Make Peace In The BI-Versus-Excel Battle - InformationWeek

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Cindi Howson
Cindi Howson
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Make Peace In The BI-Versus-Excel Battle

Managers fear Microsoft Excel undermines business intelligence, but sometimes, it's the best solution in a fast-paced business environment. Here's how to support spreadsheets without sacrificing data integrity.

I would have thought that by now business intelligence tools and Microsoft Excel would be happily coexisting. In some cases they are, but a larger number of Excel users, managers, and BI professionals simply seem battle weary.

This week at TDWI in Washington, DC, I taught an updated course on "BI & Excel: Friends or Foes?" I last taught this course four years ago. I learned my first lesson about BI and spreadsheets the hard way back in the early 1990s. At the time I was the project manager for a reporting system based on a custom transaction system. Typical of many IT projects, I gathered business-user requirements, went away for a couple months (at least it wasn't a year!), and we developed some parameterized reports on the mainframe.

The final solution was flexible, interactive, and exactly what the business users asked for. We launched the new reporting app in a training class I had personally developed and was thrilled to be teaching.

We were only half an hour into the class, when the power user in the group, Frank, declared, "I don't want any of this. I just want all my data in Excel."

Frank was the statistician in the group -- the trusted analyst. Normally, he and I were on the same side. We would swap notes on how to tweak Lotus macros or how to extract data from mainframe sources. But he basically just told me I had wasted months of effort and that what my team had built was crap.

The business managers in the room liked the reports, but they relied on Frank for all things data. Frank had planted a seed of doubt in their minds that our whole approach was wrong. Frank had become my foe. I tried not to get teary-eyed (hey, I was in my 20s!) and decided to cancel the rest of the class.

Frank felt fixed reports constrained him. He needed flexibility. For the managers in the group, who were not yet proficient in spreadsheets, the mainframe-based reporting system might have been fine. But Frank could make any data looking prettier in Excel, with better formatting, colors, charts, and so on.

Even though that lesson about the role of spreadsheets in BI was learned 20 years ago, BI leaders, managers, and Excel gurus continue to grapple with BI and Excel's coexistence.

At the start of this week's class, about a third of the attendees agreed with the suggestion that Excel and BI are friends; Excel helps improve decision-making and fulfills the vision for business intelligence. "I'm on the friend side because I know if I treat Excel as a foe, I will lose," said one attendee. "It's easier to embrace your enemy and gain trust and creditability."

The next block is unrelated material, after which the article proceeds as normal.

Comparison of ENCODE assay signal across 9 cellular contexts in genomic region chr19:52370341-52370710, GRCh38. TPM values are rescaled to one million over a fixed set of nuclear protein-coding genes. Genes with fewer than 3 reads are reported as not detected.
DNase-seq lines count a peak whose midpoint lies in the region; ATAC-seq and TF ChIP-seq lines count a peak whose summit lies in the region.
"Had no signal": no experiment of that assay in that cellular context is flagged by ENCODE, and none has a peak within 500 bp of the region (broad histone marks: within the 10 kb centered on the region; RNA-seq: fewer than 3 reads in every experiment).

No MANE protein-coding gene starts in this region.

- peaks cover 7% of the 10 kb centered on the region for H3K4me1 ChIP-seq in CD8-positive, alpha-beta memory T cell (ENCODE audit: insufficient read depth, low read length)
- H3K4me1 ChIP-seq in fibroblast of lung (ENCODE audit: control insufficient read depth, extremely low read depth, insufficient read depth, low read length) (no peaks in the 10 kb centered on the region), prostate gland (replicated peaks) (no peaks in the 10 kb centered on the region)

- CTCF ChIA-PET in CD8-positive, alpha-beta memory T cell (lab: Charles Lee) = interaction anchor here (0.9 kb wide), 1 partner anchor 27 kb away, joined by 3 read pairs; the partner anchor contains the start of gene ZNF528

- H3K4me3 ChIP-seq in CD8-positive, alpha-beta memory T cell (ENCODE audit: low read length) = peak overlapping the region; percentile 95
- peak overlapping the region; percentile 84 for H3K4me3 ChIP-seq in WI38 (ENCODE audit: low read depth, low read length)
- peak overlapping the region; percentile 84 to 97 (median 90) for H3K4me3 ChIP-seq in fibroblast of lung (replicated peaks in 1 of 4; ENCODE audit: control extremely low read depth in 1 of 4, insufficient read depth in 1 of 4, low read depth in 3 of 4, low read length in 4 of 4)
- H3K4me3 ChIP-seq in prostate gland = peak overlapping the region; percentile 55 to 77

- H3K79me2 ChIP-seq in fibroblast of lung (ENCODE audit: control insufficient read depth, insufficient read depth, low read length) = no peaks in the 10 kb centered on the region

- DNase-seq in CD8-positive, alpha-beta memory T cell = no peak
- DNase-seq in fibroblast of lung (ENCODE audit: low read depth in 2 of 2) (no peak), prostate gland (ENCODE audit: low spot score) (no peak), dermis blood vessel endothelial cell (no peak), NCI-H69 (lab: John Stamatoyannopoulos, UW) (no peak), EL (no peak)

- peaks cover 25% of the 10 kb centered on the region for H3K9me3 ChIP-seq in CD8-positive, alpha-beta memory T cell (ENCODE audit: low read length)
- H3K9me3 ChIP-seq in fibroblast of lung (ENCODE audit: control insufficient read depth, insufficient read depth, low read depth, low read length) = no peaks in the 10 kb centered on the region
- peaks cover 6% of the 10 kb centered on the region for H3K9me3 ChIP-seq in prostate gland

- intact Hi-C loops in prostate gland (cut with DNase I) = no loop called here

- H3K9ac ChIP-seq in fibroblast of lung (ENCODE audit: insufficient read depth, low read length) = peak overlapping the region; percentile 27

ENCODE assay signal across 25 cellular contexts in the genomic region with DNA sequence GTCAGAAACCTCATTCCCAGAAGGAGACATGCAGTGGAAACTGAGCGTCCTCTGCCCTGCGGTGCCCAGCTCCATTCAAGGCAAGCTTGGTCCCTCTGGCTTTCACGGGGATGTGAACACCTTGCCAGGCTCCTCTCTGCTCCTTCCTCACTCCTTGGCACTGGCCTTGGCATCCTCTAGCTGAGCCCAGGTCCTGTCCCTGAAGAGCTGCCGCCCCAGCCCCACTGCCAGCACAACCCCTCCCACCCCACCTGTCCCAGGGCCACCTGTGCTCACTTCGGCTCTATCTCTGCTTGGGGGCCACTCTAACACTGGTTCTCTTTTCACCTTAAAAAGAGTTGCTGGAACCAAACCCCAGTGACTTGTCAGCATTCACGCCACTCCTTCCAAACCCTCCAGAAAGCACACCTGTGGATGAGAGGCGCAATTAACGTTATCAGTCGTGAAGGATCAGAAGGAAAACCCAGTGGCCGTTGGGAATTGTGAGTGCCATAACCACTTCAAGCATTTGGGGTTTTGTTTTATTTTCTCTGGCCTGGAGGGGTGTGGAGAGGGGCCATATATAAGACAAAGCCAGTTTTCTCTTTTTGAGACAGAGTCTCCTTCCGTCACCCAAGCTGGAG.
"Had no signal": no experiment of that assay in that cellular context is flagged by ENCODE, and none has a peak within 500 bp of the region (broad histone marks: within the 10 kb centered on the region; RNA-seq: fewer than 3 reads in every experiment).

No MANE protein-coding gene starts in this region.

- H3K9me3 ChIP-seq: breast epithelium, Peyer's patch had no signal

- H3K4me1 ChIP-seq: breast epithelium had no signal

The remaining two thirds felt that BI and Excel are foes: too many spreadmarts (some in the hundreds of megabytes) and multiple versions of the truth undermine the BI team's efforts to provide a single version of the truth. One attendee who started the day thinking spreadsheets were the enemy later said the class had changed her view.

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User Rank: Apprentice
11/18/2013 | 6:57:37 PM
BI and Excel at peace
Great post and I could not agree more. Many solution exist to make peace between excel and BI. And you do not need to learn or install new software to use them.  Visit us at: and see how we can make you achieve all your BI targets, without leaving your familiar spreadsheet.
User Rank: Apprentice
7/13/2012 | 9:22:02 PM
re: Make Peace In The BI-Versus-Excel Battle
Hi Cindi,
Great Commentary. I'm going to put in a curve ball here and introduce you and your readers to a novel self-service BI solution that runs from Excel. It can connect to any data source, be it DBG侵s, DWG侵s, CRMG侵s, ERPG侵s, Spreadsheets, unstructured data, etcG仟
This is a unique proprietary solution that allows business users to easily create BI reports using just Microsoft Excel. This is the first time that Excel (the most widely and effective tool for this purpose and the professionals choice tool) is actually being used for this purpose. All previous shortcomings and issues that prevented Excel to be able to be used have been overcome using unique IP and development. These include:
G求Untrusted Data now becomes trusted data
G求Proliferation of thousand of disparate spreadsheets are now centrally stored
G求Historical Data can now be quickly refreshed with current data
G求No Backup / Recovery is overcome with a server architecture
G求Lack of Version Control is replaced by full versioning control
G求Lack of Entitlements is replaced with fine grained authorisation
G求Data volume limitations are now overcome.

This means that reports and intelligence needed by businesses is available much quicker than that which is currently available through existing BI tools such as Cognos, Hyperion, Business Objects, Tableau, Spotfire, etc. All of these require significant overhead to setup, training, management, support, change control, etc. The delivery lifecycle is reduced from weeks to minutes with Clear Analytics!

Coupling Clear Query with Clear Analytics means that for the first time business users are able to efficiently use heterogeneous data sources and work on them together within one reporting tool (in fact within one sheet of Excel) to create value business intelligence and reports.

The solution has been rolled out at International Investment & Retail Banks, Hedge Funds, Asset Management Firms, and throughout the Financial sector.

I welcome feedback and your opinion on this solution.
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